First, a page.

As I stated earlier, the price of Clearwire or any stock can and will change, sometimes drastically in seconds. So I was initially right. Anyways, let's get back to my original proposition; is Clearwire a buy? I asked myself a few days ago why was Softbank's CEO Son buying Sprint? I came to the conclusion to get Clearwire's vast, clean spectrum and access to China through Clearwire.
My reasoning was as follows:
First, Why would Son give $23 Billion to a third place Telco like Sprint? Sprint has and will be unprofitable for a few more quarters. Sprint is a debt ridden company ($21 billion in long-term debt, financing and capital lease obligations, and another $15 Billion commitment to Apple iPhone and least we forget another $10-$15 Billion to build out its infant 4G network), with little usable Spectrum of its own apart from Clearwires vast spectrum(see chart above). Then on Thursday, morning S CEO Hesse confirmed my initial thought that Son, CEO SoftBank wanted Clearwires vast, clean spectrum by announcing he had just acquired enough shares from Eagle River Holdings to make Sprint/Softbank majority shareholder of Clearwire. Remember, Hesse initially caused Clearwire stock to tumble from its upward trajectory when he said he had no immediate plans to acquire Clearwire.
Second, who is Son and what has he done? Well this article gave me a good summary on Son and SoftBank.
I like to keep it simple. So again, I asked myself is Clearwire at $2.10 now Saturday morning its at $1.85 undervalued? Well that Spectrum is worth way more than Clearwire's current $2.7 Billion market cap. How much more is Clearwire spectrum worth? Let's try and figure out a rough estimate using my pawn price formula. Son paid $23 Billion for 70% of Sprint to get just 50.5% of Clearwire. So, add another $23 Billion or so for the other half of Clearwire that Sprint doesn't own minus $2.7 Billion in total debt ($4 Billion in total debt minus the $1.3 Billion in cash). Roughly Clearwire's spectrum, minus its debt is worth a total of $43.3 Billion. Sounds crazy, doesn't it? Son doesn't seem to think so.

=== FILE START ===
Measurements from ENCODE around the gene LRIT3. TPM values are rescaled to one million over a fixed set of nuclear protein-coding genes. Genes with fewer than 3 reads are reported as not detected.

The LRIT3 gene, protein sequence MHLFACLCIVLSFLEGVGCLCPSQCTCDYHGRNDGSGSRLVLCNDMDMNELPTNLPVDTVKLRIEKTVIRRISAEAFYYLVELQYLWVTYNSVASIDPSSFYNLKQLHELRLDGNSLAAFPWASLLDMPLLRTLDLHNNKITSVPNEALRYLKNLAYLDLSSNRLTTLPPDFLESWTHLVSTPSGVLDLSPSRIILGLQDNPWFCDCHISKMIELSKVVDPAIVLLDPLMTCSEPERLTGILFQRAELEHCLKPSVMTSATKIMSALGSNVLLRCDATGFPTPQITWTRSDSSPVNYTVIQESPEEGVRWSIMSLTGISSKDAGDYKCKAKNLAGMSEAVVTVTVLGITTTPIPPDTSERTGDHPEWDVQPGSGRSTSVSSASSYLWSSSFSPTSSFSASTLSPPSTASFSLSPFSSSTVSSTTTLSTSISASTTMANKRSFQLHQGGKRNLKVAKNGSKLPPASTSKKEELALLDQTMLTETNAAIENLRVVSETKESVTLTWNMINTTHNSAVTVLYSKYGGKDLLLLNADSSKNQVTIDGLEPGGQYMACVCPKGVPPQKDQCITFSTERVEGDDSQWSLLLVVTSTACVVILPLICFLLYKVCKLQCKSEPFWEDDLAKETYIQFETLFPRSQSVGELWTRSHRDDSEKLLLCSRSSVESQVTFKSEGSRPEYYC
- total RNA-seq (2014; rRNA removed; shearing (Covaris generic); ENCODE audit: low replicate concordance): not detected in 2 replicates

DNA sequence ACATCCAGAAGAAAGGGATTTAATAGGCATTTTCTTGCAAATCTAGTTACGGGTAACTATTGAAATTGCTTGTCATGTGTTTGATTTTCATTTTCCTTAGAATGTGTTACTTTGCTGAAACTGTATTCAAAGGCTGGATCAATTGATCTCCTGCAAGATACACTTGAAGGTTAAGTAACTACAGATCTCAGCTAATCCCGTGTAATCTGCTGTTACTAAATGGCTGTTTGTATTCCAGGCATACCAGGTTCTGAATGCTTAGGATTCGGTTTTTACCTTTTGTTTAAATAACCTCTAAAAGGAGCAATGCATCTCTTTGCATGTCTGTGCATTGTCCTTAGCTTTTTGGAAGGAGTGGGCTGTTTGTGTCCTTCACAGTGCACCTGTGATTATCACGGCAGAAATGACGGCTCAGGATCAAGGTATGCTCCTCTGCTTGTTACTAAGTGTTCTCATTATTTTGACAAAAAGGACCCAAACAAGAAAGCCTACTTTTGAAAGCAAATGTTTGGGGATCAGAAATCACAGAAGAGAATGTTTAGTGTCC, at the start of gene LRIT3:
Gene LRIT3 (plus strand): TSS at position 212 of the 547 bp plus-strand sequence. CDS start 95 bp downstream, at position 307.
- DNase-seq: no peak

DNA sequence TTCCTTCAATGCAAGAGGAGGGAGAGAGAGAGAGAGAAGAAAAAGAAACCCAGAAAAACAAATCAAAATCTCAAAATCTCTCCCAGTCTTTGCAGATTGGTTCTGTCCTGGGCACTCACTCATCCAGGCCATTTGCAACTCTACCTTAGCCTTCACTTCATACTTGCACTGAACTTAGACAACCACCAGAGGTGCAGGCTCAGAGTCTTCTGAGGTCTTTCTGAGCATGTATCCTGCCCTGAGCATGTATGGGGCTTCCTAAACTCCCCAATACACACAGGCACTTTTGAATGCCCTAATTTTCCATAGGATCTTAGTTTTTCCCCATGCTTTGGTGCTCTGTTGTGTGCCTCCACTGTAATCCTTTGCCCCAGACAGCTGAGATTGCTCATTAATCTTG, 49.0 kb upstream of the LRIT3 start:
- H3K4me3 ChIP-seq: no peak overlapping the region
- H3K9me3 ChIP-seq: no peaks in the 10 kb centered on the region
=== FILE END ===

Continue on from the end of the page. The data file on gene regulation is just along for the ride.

Now use my pawn broker price formula. I get a pawn price of $2.96/share without factoring in its debt (10% of $43.3 Billion is $4.33 Billion. $4.33 Billion divided by 1.46 Billion total shares equals $2.96/share). That is only relevant in a fire sale or bankruptcy sale. Clearwire at $1.85 is below its Pawn Price. This is an undervalued stock. Now wait, you must use the third rule before you buy Clearwire or any stock at any price. Remember the Pawn Price only gives you the price a pawn broker or bankruptcy judge would assign to it. So, Clearwire at $1.85/share is way below its Pawn Price.
Now onto part 2. Is the Management at Clearwire world class? Why bother? Remember I don't gamble, I invest. We are first doing our due diligence to see if we should invest in Clearwire stock at this or any price.
Let's find out who really runs Clearwire and if they are world class. World class management creates massive wealth. Look no further than Apple (OTC:APPL). It was near bankruptcy for the second time in its history when Steve Jobs came back to Apple. Jobs recreated Apple into the world class company it is today. Steve created massive wealth for its shareholders, bondholders, suppliers and retailers.
Now back to Clearwires management. Can they create the massive wealth that Steve created for Apple? Only way to know that is to see what they have done in the past.
Craig McCaw founded Clearwire. Here is a McCaw Wiki page. McCaw owns Eagle River Holdings which we learned earlier gave Sprint CEO Hesse the 30 million shares he needed to take control of Clearwire, but not its board. From the billions McCaw has made in companies he has created and sold I would say Mr. McCaw is world class.
Next in our due diligence is the head of Clearwire. His name is John W. Stanton and he is the Chairman of Clearwire. Here is Stanton's Wiki page.